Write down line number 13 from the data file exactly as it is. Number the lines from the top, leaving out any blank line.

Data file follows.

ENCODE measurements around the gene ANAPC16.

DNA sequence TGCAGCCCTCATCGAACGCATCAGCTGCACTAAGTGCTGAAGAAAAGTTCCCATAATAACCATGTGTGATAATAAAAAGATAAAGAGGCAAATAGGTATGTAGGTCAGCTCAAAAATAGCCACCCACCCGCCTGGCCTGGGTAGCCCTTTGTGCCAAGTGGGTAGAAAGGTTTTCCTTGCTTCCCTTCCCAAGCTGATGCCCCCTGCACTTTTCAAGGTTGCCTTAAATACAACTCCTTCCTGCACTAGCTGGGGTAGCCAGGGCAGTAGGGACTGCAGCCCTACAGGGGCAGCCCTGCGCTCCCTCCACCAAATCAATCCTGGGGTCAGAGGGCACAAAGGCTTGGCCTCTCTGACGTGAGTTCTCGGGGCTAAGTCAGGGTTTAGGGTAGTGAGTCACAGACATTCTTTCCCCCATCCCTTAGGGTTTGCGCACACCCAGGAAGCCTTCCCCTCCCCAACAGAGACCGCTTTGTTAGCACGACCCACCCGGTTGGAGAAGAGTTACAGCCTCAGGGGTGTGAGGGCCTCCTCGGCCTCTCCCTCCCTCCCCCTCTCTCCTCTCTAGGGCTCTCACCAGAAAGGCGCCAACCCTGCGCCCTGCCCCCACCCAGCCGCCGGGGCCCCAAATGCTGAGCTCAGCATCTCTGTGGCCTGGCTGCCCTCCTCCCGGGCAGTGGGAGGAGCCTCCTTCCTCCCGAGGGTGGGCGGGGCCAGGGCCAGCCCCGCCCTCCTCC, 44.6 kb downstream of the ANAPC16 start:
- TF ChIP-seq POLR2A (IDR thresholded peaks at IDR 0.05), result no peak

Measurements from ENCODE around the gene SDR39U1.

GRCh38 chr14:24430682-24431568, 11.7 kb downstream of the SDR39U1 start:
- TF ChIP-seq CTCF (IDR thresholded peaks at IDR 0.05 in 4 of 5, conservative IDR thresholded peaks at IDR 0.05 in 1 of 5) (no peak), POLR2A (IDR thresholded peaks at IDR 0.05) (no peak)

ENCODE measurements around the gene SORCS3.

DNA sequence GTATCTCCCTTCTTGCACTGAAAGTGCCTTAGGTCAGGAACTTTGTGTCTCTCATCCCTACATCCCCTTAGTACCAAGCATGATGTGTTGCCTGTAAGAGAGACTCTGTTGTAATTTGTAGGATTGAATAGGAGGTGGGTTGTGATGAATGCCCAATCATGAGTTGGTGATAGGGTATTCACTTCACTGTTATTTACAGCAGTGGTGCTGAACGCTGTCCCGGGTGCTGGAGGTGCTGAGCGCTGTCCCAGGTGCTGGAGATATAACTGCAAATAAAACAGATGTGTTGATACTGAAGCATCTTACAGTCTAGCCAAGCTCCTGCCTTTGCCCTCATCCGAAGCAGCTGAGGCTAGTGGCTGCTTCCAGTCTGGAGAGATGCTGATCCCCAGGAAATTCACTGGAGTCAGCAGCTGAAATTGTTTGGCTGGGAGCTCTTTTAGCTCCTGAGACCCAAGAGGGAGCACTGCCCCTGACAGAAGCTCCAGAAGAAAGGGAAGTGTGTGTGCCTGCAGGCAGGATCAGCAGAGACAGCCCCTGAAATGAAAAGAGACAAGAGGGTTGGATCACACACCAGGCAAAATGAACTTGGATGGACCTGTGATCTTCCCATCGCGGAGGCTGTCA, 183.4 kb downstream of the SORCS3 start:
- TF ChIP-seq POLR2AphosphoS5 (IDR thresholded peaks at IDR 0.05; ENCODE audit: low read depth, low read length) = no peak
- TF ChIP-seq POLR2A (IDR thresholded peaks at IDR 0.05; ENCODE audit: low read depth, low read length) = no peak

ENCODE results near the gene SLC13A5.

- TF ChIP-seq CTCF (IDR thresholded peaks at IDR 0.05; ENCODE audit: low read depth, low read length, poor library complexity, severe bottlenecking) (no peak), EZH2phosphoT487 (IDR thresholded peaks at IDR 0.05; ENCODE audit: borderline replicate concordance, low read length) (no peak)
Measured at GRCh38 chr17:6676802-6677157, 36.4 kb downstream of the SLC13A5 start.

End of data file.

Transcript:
Measured at GRCh38 chr17:6676802-6677157, 36.4 kb downstream of the SLC13A5 start.